Joe Dyton

Posts Tagged ‘Braden Holtby’

Rangers-Capitals Game Five Recap: “Miracle on 33rd Street”

In Uncategorized on May 9, 2012 at 9:23 am

By Joe Dyton

I was ready.

I was ready to write the obituary for the Rangers’ 2012 season. With about six minutes or so left in Game Five Monday night, the Capitals were up, 2-1 and the Blueshirts couldn’t get anything going. I assumed the game was going to end, 2-1 or possibly, 3-1 on an empty-netter. I also figured Game Six would be nothing more than a formality. I know the Rangers took a 3-2 series deficit on the road in the first round, but the Caps are better than Ottawa and I figured they took care of business at their place. I shared this exchange via text message with my buddy Mike (a Caps fan) around the time I assumed the Rangers were toast:

Mike: “How are you feeling? I’m going crazy.”

Me: “I think the hourglass that is the Rangers’ season is just about out of sand. I am not sure they can pull off another Game Six and Seven back-to-back like they did last series.”

Mike: Caps haven’t won yet.

Could you blame me for thinking so negatively? The Garden was silent. The only line that was generating anything was the Brad Richards-Marian Gaborik-Carl Hagelin unit. All I could keep thinking was, “Who is going score?” The Rangers have some talented players, but no one who can just grab the puck and go score like the Capitals do. Even when the Rangers got that power play off of Joel Ward’s high stick, I didn’t get too excited because before that this as their power play for the night:

0-for-3, 0 shots on goal.

With a stat like that, I couldn’t get my hopes up even with Henrik Lundqvist pulled and the Rangers having a 6-on-4 man advantage.

Then, some way, somehow, the Rangers cashed in on their most important power play of the season. I don’t know what surprised me more; Richards tying the game with 6.6 seconds left, or the fact the Rangers scored on the power play. Either way, the Rangers had life.
Since Ward’s high stick drew blood, the Rangers got a four-minute power play and got to start OT up a man.

I thought it would be so great if the Rangers could just score on the PP and make it an early night. Then I thought it might be asking too much for them to score on both ends of a double minor.

Or was it?

Marc Staal and the Rangers PP proved me wrong again when he blistered that shot past a screened Braden Holtby. They got two power play goals in one game? I couldn’t believe it. Hopefully if they get any power plays in Game Six or (gulp), Game Seven the Rangers will employ the strategy they used for Staal’s goal. Get the puck to the points, forwards in front of Holtby and let it rip. Or at the very least, let the point-men wind up until the Caps’ forwards go down for the block attempt. Either way, I just know that the pass-pass-pass-perfect shot isn’t working and Holtby is stopping just about everything he can see.

A few other thoughts…

*I know the Rangers outshot the Caps, 38-18, but I felt like the Caps controlled the game after the Ranger-dominated first period. The Rangers had a lot of trouble generating quality scoring chances, while the Caps’ shot total wasn’t high, but the shots they did get were mostly high-quality.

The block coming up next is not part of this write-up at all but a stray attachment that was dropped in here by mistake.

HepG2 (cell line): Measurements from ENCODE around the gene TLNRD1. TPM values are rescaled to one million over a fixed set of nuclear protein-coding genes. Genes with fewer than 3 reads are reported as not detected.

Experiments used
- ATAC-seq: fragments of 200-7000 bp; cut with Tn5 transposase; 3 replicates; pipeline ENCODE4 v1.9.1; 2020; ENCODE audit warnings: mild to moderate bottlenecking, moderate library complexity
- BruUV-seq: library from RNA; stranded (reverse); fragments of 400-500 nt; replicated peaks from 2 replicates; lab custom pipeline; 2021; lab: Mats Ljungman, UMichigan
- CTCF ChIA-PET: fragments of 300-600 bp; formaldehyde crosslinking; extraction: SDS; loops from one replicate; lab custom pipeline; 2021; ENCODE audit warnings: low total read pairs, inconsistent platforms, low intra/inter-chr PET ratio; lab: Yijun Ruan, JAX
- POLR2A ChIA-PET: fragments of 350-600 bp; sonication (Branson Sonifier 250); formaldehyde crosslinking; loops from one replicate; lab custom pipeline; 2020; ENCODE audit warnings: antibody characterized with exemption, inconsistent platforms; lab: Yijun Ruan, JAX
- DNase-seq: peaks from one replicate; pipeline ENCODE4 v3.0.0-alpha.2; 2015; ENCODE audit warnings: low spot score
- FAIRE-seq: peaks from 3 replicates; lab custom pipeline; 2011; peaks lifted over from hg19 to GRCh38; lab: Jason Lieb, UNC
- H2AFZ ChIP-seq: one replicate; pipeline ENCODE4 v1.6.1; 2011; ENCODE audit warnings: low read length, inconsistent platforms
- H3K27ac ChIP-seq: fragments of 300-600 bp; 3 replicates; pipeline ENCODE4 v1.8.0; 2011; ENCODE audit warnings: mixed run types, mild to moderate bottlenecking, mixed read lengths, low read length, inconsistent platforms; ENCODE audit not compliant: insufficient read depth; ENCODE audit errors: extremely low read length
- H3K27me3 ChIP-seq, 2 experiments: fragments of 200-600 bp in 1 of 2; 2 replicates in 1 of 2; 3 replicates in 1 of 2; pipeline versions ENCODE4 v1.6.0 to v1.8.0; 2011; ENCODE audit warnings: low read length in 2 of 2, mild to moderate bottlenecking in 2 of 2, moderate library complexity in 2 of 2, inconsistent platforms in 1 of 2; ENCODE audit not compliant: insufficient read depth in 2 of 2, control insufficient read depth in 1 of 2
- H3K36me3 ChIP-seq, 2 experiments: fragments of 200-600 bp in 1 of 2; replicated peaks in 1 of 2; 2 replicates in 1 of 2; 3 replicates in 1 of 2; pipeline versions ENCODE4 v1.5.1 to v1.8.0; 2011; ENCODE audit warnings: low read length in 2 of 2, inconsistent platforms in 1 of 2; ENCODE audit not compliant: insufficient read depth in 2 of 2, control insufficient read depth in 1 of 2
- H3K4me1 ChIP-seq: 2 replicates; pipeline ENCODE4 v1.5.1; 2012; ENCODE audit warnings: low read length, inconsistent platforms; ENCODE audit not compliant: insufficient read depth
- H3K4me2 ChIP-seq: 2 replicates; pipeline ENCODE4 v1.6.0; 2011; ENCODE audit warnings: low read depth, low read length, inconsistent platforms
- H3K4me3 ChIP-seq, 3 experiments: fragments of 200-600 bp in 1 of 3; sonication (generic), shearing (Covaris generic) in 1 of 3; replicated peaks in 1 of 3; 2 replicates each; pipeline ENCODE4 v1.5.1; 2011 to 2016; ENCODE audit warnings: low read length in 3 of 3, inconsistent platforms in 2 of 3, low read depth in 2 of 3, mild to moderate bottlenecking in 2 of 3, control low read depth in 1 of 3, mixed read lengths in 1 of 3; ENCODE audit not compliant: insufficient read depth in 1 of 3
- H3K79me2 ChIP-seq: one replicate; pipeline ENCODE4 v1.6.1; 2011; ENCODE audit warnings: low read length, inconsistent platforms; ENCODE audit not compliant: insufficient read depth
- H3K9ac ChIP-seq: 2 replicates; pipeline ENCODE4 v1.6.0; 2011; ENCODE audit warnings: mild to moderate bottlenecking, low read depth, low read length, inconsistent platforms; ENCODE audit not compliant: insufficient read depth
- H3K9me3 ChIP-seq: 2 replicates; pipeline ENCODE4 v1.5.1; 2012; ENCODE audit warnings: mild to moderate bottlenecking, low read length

*It’s scary to think how close the Caps came to winning this one. In the third period, they developed three great scoring changes on odd-man rushes and Nicklas Backstrom hit the crossbar after deking Lundqvist on a breakaway. It is game over (series over?) if he gets that puck an inch lower. Also, if Hagelin doesn’t bleed after he got hit by Ward’s stick, that’s perhaps a two-minute minor and OT starts at even-strength.

*The Rangers have to stop taking bad/lazy penalties. If the Caps had held on last night, the Rangers would have lost three games in this series on third period power play goals: Richard’s interference in Game Two, Hagelin’s slash in Game Four and Mike Rupp’s hook on Monday night. I’ll cut Rupp a little more slack because he was slowing down a scoring opportunity. Still, this series is too close and goals are too tough to come by to be taking needless penalties.

So, the Rangers have two cracks to win a trip to the Eastern Conference finals instead of one. I have a feeling that they might need both of the cracks. The Caps are going to come out even stronger than they did in Game Four; hopefully the Rangers will be more prepared for it this time.

Don’t be surprised if this goes seven.

Thanks for reading; until next time…

Joe Dyton is a marketing copywriter in Washington, DC and a freelance sports reporter for the Frederick News-Post in Frederick, MD. He is a former assistant editor for The Dealmakers real estate magazine in Hamilton, NJ and a former sports writer and copy editor for The Trentonian in Trenton, NJ. He can be reached at Follow Joe on Twitter at


Rangers-Capitals Game One Recap: “Hit Me With Your Best Shot”

In Uncategorized on April 29, 2012 at 2:37 pm

By Joe Dyton

So, was that a game between the Capitals and Rangers or a split squad New Jersey Devils scrimmage circa 1995?

There were 32 shots on goal for the game! That wasn’t the Caps or Rangers game total, the two teams combined to shoot (18 shots forWashington, 14 forNew York). I figured this game was going to be tight, but I figured each of teams would at least hit the 20-shot mark. Given that both teams went on power play four times (although one of the Rangers’ was for less than 30 seconds), those shot totals are ridiculously low.